I think I might want to set up a worm bin or two in the solarium to take care of indoor scraps.
We get enough newspaperish and indoor plant stuff to make bedding, and kitchen scraps to make food supplies. Including all of our coffee and tea stuff, and goodly amounts of eggshell grindings. I'm pretty sure that the solarium stays warm enough during the winter to keep active bins going. Some notes read being able to put them in unheated garages and they do fine.
And yep, I'm horribly lazy about hauling the kitchen scraps out to the main pile. So having a weekly dump spot out in the solarium might just be the ticket for helping me keep up with that. Now I just have to figure out how to get the worms at this time of year to populate the bins with. And pick up a new 2 gallon bucket- I need to start over with figuring out just how much scrap we make in a week.
Also stumbled across this site... http://www.riverparkfarm.com/Riverparkfarm/farm.htm Very, VERY inspirational. Holy crap milkcrates and great dirt.. Makes me kind of rethink some of my square foot gardening ideas..
Got the 3 bunches of celery all dried up and in its jar :) The ends have seen 48 hours in water now, so it will be time to pot them up in the morning. I wanted to give them an extra good soaking before potting this time.
And the last batch of slaw mix I should need for a while- though now I'm kicking around uses for the stuff. Like dip mixes, veggie salt.. hmmm :)
Got the final done on the squash powder too.
2 medium carving pumpkins,
1 large delecata,
1 large dumpling,
small to medium buttercups,
1 large green and 2 small golden acorn
1 medium large (filled the pan in it's own roasting) and 1
small butternut squash.
I think that made around 9-10 quarts of pulp. All that roasted and steamed, drained, dehydrated on jelly trays that took 4 loads of drying. Toasted the leathers in a warm oven to make them crispy dry. Powdered them in a spice mill.
Final yield- 3 3/4 cups of dried product. I already tested, and it's a 1:2 ratio of powder to water to make a rehydrated paste, a 1:3 ratio makes it more of it's fresh puree form. It's potent, and very roasted, maybe just a smidge too much so. I already knew that would be the case since I over dehydrated a round of squash in the first place. And it's a very deep rusty orange instead of bright fresh pulp orange, again, due to a tad bit of over dehydration. But that's ok, the stuff is great otherwise! It has a really robust and squashy taste.
Here's my new helping hands keeping the oven cracked while the squash toasted :)
I zested the oranges that needed taking care of, sliced them up, and now they are in the dehydrator. They are drying out quite nicely so far, but I think I will run it on low overnight just to be sure. The zest is air drying by the dehydrator.
Next up I need to grate up the carrots I picked up on sale and dehydrate those up. I want grated and sliced carrots because they will have different applications.
Then I'm going to experiment with making tomato powder. In reorganizing the pantry, I realized I have kind of an overstock on canned tomato paste. I want to try out a few cans and make some powder- see how that turns out :)
And tee-hee.... I have two little limes growing on my mini lime tree!!!
I've noticed that the cats don't seem to want to chomp on the leaves of the citrus plants. Not sure if that's because they had the tasty celery to maul to death and the lemon verbena to mess with. So now the celery pots are going elsewhere, and I moved the verbena to a still bright and warm kitty free spot. Now it's just the citrus on the table, so we shall see if those plant develop bite marks or not. I hope not, I want to start having more plants around the house.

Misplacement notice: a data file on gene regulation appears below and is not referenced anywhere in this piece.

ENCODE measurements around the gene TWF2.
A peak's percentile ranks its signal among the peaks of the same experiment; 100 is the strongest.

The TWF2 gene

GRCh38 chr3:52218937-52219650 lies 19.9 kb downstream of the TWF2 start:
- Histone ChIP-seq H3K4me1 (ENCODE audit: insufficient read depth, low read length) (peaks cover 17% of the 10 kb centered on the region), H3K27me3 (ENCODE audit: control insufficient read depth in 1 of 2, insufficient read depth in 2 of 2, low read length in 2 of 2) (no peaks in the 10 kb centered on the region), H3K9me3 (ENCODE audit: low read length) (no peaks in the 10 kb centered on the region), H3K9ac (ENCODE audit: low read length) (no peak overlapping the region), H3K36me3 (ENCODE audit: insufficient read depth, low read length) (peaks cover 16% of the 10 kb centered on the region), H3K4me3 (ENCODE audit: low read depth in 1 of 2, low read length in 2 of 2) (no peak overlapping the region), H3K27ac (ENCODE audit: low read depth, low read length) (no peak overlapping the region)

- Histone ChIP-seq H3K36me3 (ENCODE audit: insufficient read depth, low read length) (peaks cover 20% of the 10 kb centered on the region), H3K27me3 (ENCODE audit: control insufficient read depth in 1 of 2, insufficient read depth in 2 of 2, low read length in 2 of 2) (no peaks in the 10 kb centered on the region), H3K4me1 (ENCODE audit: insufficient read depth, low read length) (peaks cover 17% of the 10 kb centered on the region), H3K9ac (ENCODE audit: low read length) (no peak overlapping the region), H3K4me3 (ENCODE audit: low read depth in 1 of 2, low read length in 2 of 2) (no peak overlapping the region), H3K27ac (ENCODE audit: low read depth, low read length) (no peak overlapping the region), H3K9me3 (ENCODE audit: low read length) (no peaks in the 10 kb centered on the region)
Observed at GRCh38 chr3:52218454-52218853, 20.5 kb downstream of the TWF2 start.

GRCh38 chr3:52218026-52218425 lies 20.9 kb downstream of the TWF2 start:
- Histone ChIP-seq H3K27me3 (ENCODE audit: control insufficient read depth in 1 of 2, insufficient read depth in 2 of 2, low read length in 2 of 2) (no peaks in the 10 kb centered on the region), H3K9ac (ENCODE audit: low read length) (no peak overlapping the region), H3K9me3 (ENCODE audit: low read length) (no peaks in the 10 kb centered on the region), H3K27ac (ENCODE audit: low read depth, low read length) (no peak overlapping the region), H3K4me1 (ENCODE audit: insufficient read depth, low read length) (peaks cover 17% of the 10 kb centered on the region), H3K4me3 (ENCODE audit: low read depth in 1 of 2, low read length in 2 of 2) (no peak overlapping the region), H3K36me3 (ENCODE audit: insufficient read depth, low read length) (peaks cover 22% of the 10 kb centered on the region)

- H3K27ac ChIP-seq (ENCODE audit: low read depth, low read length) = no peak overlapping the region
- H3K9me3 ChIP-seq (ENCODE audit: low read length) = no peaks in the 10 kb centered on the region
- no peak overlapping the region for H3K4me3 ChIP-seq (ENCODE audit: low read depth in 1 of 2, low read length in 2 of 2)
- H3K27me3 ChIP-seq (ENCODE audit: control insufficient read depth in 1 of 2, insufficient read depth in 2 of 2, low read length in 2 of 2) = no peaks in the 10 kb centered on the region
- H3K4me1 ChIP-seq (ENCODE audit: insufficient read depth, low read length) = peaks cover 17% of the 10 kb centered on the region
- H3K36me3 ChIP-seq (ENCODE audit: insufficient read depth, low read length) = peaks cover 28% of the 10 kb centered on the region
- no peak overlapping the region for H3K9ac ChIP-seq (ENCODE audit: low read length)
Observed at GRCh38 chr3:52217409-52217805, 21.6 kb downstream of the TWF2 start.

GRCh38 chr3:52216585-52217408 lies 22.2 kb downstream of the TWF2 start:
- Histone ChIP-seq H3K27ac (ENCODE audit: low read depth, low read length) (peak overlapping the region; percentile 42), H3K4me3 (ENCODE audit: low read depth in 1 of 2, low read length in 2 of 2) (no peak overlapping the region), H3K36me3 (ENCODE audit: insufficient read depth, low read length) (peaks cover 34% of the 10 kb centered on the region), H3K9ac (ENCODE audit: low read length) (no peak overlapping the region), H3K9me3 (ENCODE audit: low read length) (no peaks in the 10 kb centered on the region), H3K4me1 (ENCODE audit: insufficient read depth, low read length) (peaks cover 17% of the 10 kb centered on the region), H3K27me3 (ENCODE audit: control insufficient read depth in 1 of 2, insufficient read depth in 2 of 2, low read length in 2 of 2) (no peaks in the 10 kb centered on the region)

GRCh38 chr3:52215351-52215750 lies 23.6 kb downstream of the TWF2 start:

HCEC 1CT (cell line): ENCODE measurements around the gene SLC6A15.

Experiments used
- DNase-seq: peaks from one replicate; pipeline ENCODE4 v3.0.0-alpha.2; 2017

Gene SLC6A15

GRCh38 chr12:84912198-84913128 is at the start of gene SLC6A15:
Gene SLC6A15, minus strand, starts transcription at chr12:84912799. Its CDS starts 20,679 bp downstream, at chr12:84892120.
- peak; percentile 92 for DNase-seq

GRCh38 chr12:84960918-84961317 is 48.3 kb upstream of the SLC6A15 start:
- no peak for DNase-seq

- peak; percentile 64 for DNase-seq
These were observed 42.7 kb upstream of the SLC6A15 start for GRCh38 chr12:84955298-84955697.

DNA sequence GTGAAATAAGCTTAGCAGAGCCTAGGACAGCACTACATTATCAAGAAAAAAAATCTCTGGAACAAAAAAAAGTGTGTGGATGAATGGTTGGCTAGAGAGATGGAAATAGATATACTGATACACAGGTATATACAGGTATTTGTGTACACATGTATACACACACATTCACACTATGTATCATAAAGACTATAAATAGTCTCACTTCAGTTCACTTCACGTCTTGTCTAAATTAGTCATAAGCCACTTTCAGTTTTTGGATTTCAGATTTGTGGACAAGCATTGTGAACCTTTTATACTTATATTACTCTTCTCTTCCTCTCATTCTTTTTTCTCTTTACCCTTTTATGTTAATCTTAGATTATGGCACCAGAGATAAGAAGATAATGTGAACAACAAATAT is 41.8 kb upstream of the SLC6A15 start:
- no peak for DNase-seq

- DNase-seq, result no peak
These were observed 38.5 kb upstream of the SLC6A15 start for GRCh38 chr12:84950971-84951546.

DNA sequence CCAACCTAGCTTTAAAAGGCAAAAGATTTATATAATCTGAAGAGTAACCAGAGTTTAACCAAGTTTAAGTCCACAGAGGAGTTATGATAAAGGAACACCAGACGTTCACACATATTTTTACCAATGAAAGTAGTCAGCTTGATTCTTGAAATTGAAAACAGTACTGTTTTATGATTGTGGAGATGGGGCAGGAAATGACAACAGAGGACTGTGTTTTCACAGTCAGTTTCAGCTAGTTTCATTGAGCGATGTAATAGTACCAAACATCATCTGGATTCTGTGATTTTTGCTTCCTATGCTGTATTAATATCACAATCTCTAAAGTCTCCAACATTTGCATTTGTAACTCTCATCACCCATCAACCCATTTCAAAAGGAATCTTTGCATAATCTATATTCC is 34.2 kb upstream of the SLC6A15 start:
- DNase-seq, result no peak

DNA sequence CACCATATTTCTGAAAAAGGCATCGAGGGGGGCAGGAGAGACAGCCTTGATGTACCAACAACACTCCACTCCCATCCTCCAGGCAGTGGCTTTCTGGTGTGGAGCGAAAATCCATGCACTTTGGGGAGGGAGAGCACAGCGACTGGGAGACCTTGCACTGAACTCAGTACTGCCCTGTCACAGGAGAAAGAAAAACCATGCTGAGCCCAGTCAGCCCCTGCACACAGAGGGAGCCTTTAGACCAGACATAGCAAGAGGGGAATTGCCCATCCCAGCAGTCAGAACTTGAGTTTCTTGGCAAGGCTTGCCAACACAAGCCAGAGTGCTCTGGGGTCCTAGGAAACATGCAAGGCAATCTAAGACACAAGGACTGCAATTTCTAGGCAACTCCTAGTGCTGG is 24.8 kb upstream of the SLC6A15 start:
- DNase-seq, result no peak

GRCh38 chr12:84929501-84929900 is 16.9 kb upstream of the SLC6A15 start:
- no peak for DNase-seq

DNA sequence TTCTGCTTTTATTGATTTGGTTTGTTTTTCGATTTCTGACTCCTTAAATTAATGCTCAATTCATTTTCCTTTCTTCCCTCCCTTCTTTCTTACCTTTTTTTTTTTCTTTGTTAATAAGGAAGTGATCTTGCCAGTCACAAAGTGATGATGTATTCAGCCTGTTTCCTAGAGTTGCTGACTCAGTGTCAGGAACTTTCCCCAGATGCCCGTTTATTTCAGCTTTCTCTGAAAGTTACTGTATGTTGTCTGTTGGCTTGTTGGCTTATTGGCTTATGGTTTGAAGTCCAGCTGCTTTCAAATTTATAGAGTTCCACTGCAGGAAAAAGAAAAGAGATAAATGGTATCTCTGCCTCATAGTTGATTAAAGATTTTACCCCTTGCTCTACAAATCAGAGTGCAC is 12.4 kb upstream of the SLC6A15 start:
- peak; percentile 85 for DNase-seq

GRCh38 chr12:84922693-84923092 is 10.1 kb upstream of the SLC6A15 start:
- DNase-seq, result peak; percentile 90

Got the first batch of solar light jars done- they are now charging for testing on the windowsills of the workshop. Was able to put together 7 double high spikes to plug into the herb garden. That will make it easier for me to locate my herbs come springtime :) And used up all the stakes leftover from making solar light jars.
Tried out a new baking product today because it was on sale.. Fleishmann's Simply Homemade bread. I think perhaps I really should have stirred it with a spoon instead of using the mixer- oops. I was kind of underwhelmed with the yeast bloom and rising, but that might just be because of the kitchen being a bit chilly. And I think it would probably bake off nicer in a loaf pan instead of free-form. Even though I lubed my sheet real well it still stuck to the sheet. Perhaps some corn meal or something to help line the pan with. It tasted pretty good. I picked up two of them, so I will be able to try another mix and see what happens.
Also found out my yeast is still good, so I can do some of my own from scratch baking. It had a best by date of this February 2012, but it hadn't been opened yet. So I tested it, and it's still good- and in the freezer now :)
And easy test for yeast:
1/2 cup warm water- between 105-115, don't go over 120
1 tablespoon sugar
2 tablespoons yeast
Give it all a stir and let it sit for a while. It should start foaming within 10 minutes, max. By the time it's done foaming, you should have visually just as much liquid in the measuring cup as you do foam.
I think maybe I will make up a batch of English Muffin Loaves soon- I need to get back into the habit of making that, it's pretty darn yummy. And I have some preserves for sharing around and eating up to go with it :)
Got the last of the reshuffling done upstairs. Now it's time for cleanup on individual areas and rooms. Sorted out the kitten friendly from the stuff I don't dare put out this year in the christmas decorations. I got a bunch of christmas stuff that sucks a lot of space for really not being much, hehehe. I think if I reshuffle a couple full bins into currently empty ones I could already have the containers I need for worm composting.